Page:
Audiobus: Use your music apps together.

What is Audiobus?Audiobus is an award-winning music app for iPhone and iPad which lets you use your other music apps together. Chain effects on your favourite synth, run the output of apps or Audio Units into an app like GarageBand or Loopy, or select a different audio interface output for each app. Route MIDI between apps — drive a synth from a MIDI sequencer, or add an arpeggiator to your MIDI keyboard — or sync with your external MIDI gear. And control your entire setup from a MIDI controller.

Download on the App Store

Audiobus is the app that makes the rest of your setup better.

Sample Rate Poll

So, just a question about the options open to me, since my audio interface supports up to 96 kHz. The main reason I started looking into this was because of latency. The higher sample rates also mean lower latency AND better audio quality. So running at 44.1kHz with a 126 buffer size is an equivalent latency to running at 88.2kHz with a 256 buffer size, but the audio quality is better, and there are different demands on the CPU.

Currently, it seems my apps and/or Audiobus default to 44.1kHz. So, it seems the higher sample rates are not really an option yet. I’ve tried using AUM to control for this.... and it works when I build the session, but as for saving presets, and opening it all up again, everything seems to revert to 44.1kHz.

Now I’m not saying that 44.1kHhz isn’t good enough. With a low enough buffer size, I can get the latency down to something I personally feel I can work well with (less than 10ms roundtrip). I’m just wondering if anyone else is using anything other than 44.1kHz in their ongoing setup that includes Audiobus.

44kHz Versus Higher Sample Rate
  1. What sample rate do you use in your regular iOS setup?47 votes
    1. I’m using 44 kHz
      78.72%
    2. I’m using a sample rate higher than 44 kHz
      21.28%
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Comments

  • I feel that iOS support for anything other than 44.1 kHz and 16 bit is dicey. I don’t usually want to risk having things go all wrong when I am trying to get a final file render out. I feel like there are enough things that can go wrong when using a lot of apps and a USB audio device that I don’t want to raise the potential for more chaos and unpredictability.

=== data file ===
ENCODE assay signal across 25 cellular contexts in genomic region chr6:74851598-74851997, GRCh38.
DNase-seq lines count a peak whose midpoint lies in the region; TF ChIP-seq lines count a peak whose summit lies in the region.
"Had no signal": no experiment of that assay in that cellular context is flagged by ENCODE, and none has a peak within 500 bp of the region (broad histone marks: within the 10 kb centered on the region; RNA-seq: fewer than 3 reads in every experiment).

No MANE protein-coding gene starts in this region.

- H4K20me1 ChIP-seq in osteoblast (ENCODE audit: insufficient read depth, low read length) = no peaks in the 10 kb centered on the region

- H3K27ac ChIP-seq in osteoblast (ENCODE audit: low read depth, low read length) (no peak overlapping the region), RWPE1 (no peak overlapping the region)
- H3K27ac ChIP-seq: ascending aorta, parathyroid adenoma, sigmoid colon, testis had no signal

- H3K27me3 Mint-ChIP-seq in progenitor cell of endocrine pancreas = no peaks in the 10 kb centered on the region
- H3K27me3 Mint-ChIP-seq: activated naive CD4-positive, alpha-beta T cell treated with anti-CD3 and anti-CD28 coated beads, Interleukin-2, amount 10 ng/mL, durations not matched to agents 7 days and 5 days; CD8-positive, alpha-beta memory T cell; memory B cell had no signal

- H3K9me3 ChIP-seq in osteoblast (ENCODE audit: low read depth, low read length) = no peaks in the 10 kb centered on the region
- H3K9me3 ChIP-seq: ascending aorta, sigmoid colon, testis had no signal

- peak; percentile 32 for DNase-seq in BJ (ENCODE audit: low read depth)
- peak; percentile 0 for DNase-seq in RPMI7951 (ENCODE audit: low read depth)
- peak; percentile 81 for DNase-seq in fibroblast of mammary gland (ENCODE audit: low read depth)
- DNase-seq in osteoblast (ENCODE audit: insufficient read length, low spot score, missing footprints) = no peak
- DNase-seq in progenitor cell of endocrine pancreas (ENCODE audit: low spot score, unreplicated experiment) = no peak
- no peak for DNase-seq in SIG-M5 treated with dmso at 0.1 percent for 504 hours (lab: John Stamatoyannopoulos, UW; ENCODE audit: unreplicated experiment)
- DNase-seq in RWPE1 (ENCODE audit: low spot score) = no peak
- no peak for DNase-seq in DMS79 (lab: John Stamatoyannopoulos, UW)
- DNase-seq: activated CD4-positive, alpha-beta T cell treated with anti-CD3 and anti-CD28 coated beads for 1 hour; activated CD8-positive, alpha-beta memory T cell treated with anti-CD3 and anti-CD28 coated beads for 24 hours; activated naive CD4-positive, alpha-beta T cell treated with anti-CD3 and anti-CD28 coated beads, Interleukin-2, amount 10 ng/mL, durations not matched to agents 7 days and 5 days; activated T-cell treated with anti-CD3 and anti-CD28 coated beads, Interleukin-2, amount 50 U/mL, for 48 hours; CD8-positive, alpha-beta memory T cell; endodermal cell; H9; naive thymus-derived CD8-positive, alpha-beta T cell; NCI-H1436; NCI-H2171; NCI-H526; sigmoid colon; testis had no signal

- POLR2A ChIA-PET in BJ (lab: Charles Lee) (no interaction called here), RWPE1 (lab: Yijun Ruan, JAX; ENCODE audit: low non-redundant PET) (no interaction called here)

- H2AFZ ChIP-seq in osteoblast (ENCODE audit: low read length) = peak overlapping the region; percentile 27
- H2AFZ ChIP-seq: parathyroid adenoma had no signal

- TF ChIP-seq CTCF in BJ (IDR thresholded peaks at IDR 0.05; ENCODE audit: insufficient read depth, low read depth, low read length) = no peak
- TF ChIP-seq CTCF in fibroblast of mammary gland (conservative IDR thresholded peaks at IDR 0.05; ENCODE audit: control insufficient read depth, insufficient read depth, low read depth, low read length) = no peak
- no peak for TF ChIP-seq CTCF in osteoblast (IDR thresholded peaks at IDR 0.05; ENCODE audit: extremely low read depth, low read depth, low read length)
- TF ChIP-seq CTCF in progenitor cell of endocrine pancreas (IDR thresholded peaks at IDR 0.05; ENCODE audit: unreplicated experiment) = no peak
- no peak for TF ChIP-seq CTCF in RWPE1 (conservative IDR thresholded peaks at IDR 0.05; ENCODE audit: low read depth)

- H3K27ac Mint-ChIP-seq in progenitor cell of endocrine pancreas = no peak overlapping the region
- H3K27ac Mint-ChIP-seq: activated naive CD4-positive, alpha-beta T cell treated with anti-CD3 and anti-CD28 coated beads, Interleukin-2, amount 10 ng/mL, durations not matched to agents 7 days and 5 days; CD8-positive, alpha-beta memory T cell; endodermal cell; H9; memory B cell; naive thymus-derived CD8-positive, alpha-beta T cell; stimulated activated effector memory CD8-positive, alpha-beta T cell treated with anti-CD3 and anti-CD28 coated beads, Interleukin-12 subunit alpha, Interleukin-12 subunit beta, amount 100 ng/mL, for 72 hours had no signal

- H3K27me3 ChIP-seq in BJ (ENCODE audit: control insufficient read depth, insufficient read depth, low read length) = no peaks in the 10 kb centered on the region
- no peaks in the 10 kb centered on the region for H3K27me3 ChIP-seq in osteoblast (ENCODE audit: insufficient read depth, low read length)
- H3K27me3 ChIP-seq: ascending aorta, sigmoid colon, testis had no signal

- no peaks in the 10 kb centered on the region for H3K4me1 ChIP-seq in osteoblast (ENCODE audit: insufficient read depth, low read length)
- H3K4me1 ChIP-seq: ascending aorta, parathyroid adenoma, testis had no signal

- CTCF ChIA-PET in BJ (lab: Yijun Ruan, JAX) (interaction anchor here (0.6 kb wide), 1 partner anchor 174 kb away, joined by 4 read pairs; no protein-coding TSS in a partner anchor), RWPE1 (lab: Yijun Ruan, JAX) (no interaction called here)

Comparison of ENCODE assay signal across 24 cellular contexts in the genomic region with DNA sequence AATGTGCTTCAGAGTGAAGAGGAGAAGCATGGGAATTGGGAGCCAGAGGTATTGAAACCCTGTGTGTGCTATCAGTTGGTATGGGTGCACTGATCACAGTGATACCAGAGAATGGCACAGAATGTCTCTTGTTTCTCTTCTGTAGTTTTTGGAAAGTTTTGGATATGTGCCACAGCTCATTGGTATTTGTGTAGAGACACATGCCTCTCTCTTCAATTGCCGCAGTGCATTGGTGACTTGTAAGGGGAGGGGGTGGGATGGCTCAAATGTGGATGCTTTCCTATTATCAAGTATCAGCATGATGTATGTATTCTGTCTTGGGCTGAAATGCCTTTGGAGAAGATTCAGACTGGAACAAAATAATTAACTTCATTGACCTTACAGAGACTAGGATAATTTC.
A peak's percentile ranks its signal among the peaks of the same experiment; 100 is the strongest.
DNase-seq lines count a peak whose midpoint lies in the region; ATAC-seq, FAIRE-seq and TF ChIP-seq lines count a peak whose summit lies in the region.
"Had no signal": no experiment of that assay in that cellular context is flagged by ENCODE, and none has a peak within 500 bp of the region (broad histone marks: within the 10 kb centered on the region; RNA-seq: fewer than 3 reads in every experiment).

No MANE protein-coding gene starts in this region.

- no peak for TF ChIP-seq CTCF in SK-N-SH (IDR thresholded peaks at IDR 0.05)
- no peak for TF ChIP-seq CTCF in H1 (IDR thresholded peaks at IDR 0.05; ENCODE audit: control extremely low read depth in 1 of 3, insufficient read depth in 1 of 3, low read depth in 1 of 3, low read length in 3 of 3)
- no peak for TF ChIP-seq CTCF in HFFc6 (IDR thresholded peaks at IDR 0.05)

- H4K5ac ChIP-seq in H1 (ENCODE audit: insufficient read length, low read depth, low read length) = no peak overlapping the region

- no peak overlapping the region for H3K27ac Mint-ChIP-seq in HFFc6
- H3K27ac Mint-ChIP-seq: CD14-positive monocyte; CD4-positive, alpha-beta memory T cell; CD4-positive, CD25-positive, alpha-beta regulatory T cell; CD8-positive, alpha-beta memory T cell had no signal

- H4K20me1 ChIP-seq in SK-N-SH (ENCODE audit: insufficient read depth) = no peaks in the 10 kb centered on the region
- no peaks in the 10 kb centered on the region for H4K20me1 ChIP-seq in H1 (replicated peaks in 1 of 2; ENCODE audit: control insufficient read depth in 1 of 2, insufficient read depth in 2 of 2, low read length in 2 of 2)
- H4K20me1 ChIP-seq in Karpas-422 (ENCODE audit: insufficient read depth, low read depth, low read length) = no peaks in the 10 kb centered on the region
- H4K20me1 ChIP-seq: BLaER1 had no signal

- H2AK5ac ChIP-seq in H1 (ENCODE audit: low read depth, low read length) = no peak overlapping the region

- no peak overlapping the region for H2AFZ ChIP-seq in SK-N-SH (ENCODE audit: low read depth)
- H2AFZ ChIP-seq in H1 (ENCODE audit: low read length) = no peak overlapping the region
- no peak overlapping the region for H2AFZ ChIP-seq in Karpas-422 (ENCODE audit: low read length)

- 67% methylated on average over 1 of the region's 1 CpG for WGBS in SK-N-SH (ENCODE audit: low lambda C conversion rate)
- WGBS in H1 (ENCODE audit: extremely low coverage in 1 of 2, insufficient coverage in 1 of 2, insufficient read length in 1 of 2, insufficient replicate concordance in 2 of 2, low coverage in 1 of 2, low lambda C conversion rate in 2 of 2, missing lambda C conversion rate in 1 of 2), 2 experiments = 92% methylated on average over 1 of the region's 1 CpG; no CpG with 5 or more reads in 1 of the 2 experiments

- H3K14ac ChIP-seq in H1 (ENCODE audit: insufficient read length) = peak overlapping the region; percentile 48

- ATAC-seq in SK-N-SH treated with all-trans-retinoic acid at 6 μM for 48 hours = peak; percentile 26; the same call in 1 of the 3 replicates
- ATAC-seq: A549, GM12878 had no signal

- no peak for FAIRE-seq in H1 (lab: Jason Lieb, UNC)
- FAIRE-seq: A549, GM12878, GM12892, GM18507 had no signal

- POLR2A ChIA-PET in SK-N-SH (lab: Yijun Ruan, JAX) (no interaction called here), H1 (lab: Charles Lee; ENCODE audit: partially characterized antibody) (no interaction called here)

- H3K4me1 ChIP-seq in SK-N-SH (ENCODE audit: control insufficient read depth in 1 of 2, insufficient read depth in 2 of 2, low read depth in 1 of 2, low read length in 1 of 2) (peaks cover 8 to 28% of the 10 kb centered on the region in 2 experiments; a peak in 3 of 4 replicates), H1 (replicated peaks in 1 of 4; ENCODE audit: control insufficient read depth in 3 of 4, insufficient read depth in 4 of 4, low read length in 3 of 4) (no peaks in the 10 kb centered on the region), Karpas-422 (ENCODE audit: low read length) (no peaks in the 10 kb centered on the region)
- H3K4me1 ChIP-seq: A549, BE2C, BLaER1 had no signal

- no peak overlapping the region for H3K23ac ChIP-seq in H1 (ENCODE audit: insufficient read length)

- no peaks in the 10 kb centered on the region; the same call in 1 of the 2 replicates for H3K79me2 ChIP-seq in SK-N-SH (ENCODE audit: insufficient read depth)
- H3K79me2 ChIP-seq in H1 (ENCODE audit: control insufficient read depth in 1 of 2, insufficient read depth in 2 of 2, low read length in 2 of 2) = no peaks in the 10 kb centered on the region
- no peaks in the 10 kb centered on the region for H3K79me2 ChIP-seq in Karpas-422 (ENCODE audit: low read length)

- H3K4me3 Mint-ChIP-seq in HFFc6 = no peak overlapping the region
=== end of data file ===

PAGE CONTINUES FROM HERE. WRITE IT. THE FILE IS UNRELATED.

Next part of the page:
• I do both in Auria. Unfortunately the dudes I work with start with 48 k projects and then send me the stems. I used to run into a lot of problems with IAA synths & effects and their processing ability at 48k, but things are much better now if I stick to AUs.

    Things have gotten better, but overall 44.1/16 bit is the safest (and intended?) way.

  • edited March 2018

    Latency is a product of sample rate, AND processing power. Upping the sample rate will lower the latency, but dramatically increases the load on the processor- at 96khz it has to do more than twice as much work for every millisecond of audio. If it can't finish the work in time to spit the sample out, it crackles. For any given processor, you get lower latency at 44.1khz, because the processor does less work, and you can then adjust the latency lower, than you would, at 96k, before you get crackles.

    Higher sample rates are only for a) when it makes a noticeable difference to you, b) the processor can keep up, c) the extra latency you must add to avoid crackles is acceptable. Its kind of a big engine, "processor power to burn" setting.

    That being said, synth waveform generation, and effects that add harmonics are an area where higher sample rates can improve audio quality, by having less nyquist aliasing, but, depending on the programmer's skill at dsp, they may have created an audio engine that generates nice sounding harmonics/little aliasing at lower sample rates, and upping the sample rate does nothing, to improve aliasing, because the quality was already good.